Noon Lighting System review: It’s the very best smart switch for your home, and it’s priced accordingly

When you get down to it, most smart switches are not all that smart. A wireless radio that talks to a hub or an app? Maybe a touch-sensitive dimmer? That’s it? Surely we can do better than that in late 2017. Noon Lighting thinks it can, and even in version 1.0, its eponymous Noon Lighting System is easily the most inventive and capable smart switch on the market. It’s also very expensive, but oh so worth the cost.

The central idea of the Noon Lighting System can be found in the Noon Room Director, a single rocker-sized switch with an OLED touchscreen embedded into its surface. The Room Director replaces one centrally located switch and does the heavy lifting for the system. Additional switches in the area can be replaced with the less-expensive and touchscreen-less Noon Extension Switches.

Updated January 21, 2020 to report that Noon Home has been acquired by Racepoint Energy, a sister company to the smart home component manufacturer Savant. We have made an inquiry as to how this change will impact the retail availability of Noon lighting products and will update this story when we hear back.

Now here’s where the magic starts: The Room Director can control not just the circuit it’s wired to, but as many as 10 Extension switches, too. If your living room has three or four switches used to control various lamps and light fixtures, you no longer need to wander the room to turn them all on or off or adjust their brightness. You can program the Room Director to handle all of them. But that’s not the end of it, because the Room Director supports multiple lighting scenes that you create through its savvy, well-designed app.

Noon Room Director and two Extensions Christopher Null

The completed assembly is sophisticated and clearly future-forward.The Director connects to your Wi-Fi network and talks to the Extension Switches using Bluetooth.

I installed the system in my kitchen, which has three types of lights: overhead canister LEDs, under-cabinet fluorescents, and a chandelier with incandescent bulbs in the dining area. With Noon Lighting I was able to set up scenes to turn on all the lights at full blast, or just a few of them at a lower brightness level in whatever combination I desired. Every Noon switch includes a dimmer system, so you really have a mountain of options available.

The Room Director is the centerpiece, and it works beautifully. Its integrated OLED is bright and vividly displays the name of the scene you’re running along with its icon, automatically lighting up when you pass by. To switch scenes, you simply swipe up or down on the switch panel. To turn the whole thing off, just depress the bottom of the switch as you normally would flip a switch.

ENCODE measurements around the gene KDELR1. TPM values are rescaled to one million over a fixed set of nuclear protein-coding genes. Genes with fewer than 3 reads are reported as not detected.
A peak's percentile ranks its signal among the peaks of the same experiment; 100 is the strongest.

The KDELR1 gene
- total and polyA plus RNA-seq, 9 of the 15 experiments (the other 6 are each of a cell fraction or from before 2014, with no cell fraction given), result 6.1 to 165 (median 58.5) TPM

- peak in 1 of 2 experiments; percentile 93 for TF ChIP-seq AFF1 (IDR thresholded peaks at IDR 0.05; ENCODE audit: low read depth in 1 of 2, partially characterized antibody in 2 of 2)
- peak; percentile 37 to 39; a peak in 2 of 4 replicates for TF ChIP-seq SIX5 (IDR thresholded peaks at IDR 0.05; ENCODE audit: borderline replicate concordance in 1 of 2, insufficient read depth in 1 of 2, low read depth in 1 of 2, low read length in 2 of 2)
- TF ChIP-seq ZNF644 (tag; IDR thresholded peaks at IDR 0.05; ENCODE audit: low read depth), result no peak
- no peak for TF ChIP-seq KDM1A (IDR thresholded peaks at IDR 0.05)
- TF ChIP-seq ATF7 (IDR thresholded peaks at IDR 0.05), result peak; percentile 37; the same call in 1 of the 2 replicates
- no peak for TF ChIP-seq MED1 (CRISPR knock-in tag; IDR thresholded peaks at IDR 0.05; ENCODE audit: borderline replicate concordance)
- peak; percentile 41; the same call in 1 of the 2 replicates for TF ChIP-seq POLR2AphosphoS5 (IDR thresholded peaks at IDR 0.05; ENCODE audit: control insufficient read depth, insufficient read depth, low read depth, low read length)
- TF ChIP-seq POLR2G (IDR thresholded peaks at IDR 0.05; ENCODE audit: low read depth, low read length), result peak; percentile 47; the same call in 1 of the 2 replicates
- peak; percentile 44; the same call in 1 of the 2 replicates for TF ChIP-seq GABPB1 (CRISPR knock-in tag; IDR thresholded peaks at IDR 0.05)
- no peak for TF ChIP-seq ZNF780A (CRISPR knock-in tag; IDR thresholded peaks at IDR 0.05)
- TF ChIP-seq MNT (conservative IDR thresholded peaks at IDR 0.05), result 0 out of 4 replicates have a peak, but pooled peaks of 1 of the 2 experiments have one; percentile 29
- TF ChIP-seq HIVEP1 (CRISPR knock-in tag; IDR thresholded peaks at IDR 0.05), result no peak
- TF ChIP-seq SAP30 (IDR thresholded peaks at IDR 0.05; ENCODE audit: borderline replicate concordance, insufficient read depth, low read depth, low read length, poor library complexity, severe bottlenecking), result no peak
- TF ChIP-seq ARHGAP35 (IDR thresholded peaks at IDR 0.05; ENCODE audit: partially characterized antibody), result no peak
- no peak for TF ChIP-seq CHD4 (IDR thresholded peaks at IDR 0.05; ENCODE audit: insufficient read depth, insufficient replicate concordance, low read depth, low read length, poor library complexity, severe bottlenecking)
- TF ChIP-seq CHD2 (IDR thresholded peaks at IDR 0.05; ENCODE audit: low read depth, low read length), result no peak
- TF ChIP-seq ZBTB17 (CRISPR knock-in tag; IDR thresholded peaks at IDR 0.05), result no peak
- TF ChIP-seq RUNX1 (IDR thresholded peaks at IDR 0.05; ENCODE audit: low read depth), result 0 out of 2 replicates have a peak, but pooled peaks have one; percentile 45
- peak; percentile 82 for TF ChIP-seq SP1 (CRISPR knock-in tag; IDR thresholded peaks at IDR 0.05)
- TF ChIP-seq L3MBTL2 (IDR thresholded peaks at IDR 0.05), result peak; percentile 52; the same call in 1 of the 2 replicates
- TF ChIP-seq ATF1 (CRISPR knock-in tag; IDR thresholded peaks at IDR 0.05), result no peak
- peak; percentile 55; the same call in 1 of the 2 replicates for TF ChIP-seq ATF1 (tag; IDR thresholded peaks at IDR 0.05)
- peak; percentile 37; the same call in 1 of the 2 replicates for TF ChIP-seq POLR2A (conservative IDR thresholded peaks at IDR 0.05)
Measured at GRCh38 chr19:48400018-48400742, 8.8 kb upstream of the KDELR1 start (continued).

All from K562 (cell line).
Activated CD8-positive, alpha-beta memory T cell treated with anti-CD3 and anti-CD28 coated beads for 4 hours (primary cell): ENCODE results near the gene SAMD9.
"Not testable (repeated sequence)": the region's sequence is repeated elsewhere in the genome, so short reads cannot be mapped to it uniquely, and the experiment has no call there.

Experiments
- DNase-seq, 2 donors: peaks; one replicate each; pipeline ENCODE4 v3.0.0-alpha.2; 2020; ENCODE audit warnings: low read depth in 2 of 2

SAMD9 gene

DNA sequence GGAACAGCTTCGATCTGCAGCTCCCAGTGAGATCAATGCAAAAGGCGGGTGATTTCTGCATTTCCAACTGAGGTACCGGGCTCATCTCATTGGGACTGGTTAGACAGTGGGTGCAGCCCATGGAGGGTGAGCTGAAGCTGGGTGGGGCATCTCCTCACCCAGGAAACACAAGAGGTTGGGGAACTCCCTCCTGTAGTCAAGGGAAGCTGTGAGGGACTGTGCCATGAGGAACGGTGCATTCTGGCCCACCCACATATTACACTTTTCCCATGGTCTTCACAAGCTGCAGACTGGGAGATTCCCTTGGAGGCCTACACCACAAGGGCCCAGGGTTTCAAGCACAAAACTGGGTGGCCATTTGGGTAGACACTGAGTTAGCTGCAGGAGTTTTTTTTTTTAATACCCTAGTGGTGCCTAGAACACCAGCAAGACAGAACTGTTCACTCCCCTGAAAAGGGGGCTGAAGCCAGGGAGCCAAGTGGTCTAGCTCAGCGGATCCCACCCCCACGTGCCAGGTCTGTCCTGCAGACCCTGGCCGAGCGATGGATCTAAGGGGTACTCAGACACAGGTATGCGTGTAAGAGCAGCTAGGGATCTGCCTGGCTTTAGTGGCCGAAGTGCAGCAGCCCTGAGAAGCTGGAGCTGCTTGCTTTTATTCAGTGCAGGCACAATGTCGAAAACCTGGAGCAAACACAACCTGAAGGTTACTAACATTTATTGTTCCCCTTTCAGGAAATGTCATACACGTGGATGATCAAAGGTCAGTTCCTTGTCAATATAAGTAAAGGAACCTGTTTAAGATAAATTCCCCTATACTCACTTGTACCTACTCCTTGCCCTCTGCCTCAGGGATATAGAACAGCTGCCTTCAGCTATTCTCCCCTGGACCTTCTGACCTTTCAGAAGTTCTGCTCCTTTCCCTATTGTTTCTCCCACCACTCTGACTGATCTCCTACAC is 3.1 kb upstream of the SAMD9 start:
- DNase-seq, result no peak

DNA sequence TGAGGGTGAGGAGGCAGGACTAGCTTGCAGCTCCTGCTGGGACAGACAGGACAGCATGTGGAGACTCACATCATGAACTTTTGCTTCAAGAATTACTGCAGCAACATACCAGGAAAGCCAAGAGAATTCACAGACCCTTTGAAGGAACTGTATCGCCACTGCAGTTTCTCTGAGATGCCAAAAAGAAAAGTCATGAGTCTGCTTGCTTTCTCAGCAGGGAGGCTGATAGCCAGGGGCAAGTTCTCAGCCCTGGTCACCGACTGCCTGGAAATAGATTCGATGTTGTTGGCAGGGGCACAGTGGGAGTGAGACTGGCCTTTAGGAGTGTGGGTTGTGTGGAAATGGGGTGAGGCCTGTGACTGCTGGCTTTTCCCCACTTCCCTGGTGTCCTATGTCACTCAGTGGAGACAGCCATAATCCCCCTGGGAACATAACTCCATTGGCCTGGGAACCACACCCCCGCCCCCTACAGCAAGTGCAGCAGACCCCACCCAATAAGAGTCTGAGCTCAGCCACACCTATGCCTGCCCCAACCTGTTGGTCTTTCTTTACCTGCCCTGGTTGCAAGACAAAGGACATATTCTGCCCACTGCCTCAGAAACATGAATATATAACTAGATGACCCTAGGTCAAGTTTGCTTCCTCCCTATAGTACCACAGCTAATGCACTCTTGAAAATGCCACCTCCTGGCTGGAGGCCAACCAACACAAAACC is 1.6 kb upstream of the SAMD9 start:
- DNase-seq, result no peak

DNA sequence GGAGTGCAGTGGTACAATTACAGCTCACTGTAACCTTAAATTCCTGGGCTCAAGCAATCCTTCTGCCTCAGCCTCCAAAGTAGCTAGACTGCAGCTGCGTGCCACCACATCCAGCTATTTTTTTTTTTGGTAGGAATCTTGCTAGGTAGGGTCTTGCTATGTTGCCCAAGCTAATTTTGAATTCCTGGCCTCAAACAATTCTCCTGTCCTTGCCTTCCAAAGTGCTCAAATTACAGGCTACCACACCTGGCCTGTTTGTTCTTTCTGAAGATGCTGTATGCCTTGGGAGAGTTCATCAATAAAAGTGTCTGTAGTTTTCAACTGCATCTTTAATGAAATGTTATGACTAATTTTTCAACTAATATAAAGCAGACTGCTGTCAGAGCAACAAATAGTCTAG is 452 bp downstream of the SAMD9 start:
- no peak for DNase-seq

light grouping Noon Home

You’ll assign your lights to rooms first, and then you’ll organize them into groups that can be controlled all at once with a touch or with a voice command if you have an Amazon Echo or Google Home.

Extension Switches work independently of the Room Director, too, so if you have a scene active with all the lights on, but you change your mind about one of them, you can still flip the switch to turn those lights off, or use the integrated hardware control to dim them. Of course, you can do all of this via the app, too, and change anything on the fly if you want to tweak any of the settings. My family ended up balking about having the under-cabinet lights on so frequently, and disabling them in the scene was trivially easy. On the whole, the versatility of the system is incredible.

Normally I would have installed all of this myself, but Noon offers professional installation at a price of $150 plus $20 per switch after the first three, and at the company’s request we tried it out. The installer (a Noon employee; yours would be a local, approved electrician) spent about 90 minutes asking about our setup, performing the installation, walking me through the app, and training me on the system. It was very professional and painless, the only hiccup being that the system wouldn’t work with a fourth switch in the kitchen because that one junction box turned out to be missing a neutral wire. (Both neutral and ground wires are required for any of this to work.) That left me with one extension switch that still works, but not perfectly. (Noon has since released an update for the system that enables it to work in the absence of a neutral wire.)